Other participants invoked wider publics in their claims about their complex professional responsibilities:
‘At the end if the animal is not fine, that research is not going to be valuable. So, I see that as a double responsibility. I’ve got the responsibility for the animal and the animal needs to be fine, so it should be done properly on the animal and everything. Because otherwise those days are not worthy, if those days are not worthy, I’ve wasted those animals. At the same time, what I want as a taxpayer or whoever will benefit one day, I’ve also wasted the money, time, effort. So, research at the end comes from money, that comes from people via tax, via charities, whatever you want that believes in that, and they want to make a change for the future’
Here, publics are figuratively present in the form of taxpayers who contribute to the funding of scientific research and as patients who are expected to ultimately benefit from the research. In this framing, the NVS is constructed as responsible for assisting the return on this financial and affective investment by ensuring that animal research is conducted to appropriate standards that facilitate the materialisation of promised and expected outputs. Publics are thus enrolled and counted here as one of the ‘objects of care’ [62] (p. 60) for the veterinarian, alongside the animals and the scientific output.
In summary, NVSs in our study articulate obligations for multiple objects of care, with their relationship to animal welfare being entangled with the project’s scientific aims and also the wider interests of publics invested in both the research outputs and the protection of animals. Indeed, Ashall and Hobson-West [63] (p. 292) argue that ‘NVS responsibilities to a scientific establishment under A(SP)A should be viewed as additional to the multiple responsibilities which are faced by all veterinary surgeons, and which have previously been identified as a potential source of ethical conflict’. The plurality of the NVS’s care obligations suggests that although their independence from the research itself is important, they must negotiate logics that count the animal as an experimental model, shaping the NVS’s advocacy for research animals.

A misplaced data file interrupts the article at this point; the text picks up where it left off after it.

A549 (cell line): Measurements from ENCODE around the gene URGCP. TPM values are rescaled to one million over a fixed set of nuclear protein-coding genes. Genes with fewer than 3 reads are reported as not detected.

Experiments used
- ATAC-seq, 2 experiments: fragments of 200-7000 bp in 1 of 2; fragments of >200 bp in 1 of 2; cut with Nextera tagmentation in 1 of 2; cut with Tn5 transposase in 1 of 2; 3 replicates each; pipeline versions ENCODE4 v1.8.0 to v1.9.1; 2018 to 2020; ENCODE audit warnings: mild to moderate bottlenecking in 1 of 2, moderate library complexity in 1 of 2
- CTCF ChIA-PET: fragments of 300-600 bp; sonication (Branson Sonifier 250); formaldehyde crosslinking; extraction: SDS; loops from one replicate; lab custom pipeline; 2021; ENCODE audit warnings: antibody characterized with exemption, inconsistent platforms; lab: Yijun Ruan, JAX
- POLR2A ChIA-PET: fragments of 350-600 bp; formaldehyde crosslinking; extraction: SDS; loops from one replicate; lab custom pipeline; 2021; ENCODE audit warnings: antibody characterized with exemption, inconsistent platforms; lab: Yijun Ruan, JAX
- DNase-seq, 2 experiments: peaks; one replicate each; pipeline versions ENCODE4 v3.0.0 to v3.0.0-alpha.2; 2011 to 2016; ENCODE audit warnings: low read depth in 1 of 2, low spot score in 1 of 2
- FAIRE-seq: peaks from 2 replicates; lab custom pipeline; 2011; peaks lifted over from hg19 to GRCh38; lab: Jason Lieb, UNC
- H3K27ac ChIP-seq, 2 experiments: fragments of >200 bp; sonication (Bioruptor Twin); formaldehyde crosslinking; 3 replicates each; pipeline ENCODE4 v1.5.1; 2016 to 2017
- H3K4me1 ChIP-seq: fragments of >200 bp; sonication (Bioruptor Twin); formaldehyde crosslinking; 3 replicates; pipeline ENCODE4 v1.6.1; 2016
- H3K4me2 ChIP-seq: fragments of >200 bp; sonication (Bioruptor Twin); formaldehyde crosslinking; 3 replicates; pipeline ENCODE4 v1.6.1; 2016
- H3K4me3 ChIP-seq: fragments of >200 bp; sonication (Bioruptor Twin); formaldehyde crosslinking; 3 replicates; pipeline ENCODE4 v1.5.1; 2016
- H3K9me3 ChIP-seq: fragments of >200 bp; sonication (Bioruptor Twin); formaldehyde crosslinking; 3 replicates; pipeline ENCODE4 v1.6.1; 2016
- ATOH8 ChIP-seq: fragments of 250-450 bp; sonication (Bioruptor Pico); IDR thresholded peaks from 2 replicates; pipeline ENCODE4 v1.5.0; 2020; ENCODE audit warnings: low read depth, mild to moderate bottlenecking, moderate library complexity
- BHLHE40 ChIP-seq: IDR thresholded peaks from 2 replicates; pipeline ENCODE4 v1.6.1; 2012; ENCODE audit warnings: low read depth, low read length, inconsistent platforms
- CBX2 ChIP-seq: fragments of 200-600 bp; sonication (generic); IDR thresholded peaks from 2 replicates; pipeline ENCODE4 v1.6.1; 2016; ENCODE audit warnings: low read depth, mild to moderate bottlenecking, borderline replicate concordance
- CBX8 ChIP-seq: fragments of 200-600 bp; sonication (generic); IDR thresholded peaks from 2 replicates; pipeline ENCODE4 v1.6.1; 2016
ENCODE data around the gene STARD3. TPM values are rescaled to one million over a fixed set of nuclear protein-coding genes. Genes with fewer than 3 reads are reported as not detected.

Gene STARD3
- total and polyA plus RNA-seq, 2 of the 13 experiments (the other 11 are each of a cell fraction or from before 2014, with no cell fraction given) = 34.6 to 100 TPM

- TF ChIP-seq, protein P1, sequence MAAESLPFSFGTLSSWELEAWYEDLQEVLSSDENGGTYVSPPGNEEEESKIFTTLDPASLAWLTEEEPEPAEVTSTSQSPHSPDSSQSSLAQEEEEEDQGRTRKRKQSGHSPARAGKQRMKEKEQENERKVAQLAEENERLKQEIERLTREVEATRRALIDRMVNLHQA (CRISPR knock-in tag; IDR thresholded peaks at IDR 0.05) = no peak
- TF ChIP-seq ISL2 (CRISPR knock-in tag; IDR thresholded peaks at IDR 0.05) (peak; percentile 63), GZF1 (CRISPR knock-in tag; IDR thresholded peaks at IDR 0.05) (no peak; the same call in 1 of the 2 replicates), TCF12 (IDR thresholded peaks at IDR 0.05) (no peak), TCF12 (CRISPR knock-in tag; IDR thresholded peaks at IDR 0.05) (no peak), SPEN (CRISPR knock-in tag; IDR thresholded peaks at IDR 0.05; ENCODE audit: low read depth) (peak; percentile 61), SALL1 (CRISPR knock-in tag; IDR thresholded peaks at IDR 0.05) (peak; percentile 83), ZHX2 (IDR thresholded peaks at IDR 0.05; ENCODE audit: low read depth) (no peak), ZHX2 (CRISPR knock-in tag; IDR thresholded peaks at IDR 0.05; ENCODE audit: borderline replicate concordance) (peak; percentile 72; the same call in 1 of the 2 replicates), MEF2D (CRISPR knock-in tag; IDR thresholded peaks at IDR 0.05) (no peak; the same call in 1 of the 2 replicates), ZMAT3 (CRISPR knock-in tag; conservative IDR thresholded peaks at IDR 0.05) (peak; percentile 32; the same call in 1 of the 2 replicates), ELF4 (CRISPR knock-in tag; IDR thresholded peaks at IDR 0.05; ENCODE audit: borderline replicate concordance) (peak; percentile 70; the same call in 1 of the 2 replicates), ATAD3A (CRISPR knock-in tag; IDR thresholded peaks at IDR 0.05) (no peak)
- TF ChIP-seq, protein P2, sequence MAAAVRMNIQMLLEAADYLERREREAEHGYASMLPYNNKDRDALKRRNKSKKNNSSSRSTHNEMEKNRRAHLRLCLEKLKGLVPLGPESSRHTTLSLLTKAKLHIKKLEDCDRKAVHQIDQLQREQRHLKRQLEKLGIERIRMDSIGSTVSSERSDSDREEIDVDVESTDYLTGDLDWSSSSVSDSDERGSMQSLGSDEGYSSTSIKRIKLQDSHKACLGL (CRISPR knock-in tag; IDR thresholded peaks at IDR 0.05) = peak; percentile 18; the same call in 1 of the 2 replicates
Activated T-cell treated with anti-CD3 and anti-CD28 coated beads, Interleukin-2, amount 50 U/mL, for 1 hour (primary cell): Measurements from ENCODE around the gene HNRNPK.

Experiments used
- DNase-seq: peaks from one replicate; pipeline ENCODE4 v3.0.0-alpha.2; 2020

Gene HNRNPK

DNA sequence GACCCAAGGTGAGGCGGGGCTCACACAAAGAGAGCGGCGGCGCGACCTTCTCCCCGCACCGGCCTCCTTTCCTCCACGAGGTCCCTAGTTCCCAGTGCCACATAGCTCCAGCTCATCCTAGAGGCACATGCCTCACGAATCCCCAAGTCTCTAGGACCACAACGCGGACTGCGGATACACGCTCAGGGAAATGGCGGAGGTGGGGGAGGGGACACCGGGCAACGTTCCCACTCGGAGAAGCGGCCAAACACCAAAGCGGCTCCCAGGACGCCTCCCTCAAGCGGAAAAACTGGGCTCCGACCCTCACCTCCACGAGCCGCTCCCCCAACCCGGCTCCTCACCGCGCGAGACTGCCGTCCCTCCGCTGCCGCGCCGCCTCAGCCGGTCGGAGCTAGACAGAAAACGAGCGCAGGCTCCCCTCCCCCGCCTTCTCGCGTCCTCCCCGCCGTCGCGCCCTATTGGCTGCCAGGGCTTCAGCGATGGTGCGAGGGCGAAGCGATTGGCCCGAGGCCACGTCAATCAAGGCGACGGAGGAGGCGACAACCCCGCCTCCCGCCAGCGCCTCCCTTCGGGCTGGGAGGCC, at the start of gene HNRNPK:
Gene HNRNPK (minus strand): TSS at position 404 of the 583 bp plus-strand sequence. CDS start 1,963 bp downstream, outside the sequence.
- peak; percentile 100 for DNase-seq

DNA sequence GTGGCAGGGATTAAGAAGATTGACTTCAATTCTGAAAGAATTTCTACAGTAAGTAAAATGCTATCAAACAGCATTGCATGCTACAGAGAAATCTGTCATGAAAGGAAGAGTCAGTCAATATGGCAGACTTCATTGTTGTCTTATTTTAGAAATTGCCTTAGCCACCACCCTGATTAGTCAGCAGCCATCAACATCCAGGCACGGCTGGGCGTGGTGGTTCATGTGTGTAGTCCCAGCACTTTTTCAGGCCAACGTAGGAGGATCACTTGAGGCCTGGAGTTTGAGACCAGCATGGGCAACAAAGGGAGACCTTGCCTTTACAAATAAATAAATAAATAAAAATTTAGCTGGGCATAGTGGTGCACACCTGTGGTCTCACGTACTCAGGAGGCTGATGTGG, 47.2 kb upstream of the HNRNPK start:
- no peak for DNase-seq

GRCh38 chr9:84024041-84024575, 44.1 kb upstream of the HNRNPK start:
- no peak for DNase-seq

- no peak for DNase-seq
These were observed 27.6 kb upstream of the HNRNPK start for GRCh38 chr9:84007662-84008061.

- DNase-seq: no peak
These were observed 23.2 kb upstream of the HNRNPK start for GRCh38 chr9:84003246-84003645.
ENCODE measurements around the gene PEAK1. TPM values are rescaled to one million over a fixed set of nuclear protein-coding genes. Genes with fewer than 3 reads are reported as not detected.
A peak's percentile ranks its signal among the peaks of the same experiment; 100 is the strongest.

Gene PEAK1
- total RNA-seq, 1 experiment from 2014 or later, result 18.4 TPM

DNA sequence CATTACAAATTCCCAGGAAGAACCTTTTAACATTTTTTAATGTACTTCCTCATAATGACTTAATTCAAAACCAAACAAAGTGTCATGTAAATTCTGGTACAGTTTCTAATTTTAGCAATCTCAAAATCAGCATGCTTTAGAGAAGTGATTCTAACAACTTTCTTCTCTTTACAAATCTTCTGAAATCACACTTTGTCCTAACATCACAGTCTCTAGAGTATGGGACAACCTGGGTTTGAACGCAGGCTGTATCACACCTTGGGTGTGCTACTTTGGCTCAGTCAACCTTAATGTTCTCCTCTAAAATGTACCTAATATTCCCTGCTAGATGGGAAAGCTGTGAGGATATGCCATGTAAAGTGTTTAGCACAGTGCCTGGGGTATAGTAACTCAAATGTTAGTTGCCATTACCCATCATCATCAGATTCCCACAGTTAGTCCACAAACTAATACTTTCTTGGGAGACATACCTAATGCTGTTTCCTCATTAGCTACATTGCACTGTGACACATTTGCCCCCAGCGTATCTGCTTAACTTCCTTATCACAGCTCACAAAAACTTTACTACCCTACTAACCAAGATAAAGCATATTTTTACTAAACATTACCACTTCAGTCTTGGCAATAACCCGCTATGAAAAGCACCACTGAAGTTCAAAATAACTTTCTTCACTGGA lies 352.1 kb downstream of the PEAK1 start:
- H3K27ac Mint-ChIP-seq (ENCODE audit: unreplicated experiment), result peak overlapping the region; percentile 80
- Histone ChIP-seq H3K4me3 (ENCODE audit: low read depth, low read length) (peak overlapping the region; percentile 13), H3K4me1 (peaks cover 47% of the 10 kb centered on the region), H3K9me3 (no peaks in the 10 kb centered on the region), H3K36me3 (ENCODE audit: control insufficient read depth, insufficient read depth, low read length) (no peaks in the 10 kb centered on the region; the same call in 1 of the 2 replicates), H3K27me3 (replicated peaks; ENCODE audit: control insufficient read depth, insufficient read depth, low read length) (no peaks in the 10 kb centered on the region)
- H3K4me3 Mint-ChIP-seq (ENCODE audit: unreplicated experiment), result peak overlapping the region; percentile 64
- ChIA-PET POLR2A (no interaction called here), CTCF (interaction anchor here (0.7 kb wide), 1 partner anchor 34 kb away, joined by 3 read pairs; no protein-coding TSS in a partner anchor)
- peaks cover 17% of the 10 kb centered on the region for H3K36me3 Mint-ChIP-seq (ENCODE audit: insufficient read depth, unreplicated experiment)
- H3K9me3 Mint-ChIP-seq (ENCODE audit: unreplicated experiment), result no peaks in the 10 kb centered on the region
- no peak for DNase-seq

3.3. Driving Change

3.3.1. Changing from the ‘Inside’

Thus far, this analysis has highlighted the tensions involved in the NVS’s performance of the animal advocate role. Given the limits of advocacy in the scientific context within which NVSs operate, it is perhaps understandable that some participants connected their role as an animal advocate to driving change in research practice. Indeed, prompted by the interviewer’s discussion of the potential conflict in constructing the NVS as an animal advocate whilst their work can be seen as facilitating uses of animals that contravene their interests, Margaret argues that by being on the ‘inside’, the NVS role provides an opportunity to affect change:
‘One of the reasons I sort of got involved in it because with research, it is a difficult thing but I think if you’re going to actually make a difference and influence anything, you’ve got to be in amongst it, it’s no good kind of standing outside and shouting at the walls, you’ve got to be there to see what happens and understand what’s happened and try and influence it. And that’s partly why I’ve got involved with it and partly why I’ve taken up some difficult conversations with some researchers and the Dean […] I’m asking ‘why?’, but you’ve got to have that conversation because if you don’t, you’re failing really because you’ve got to point it out because otherwise nothing will change’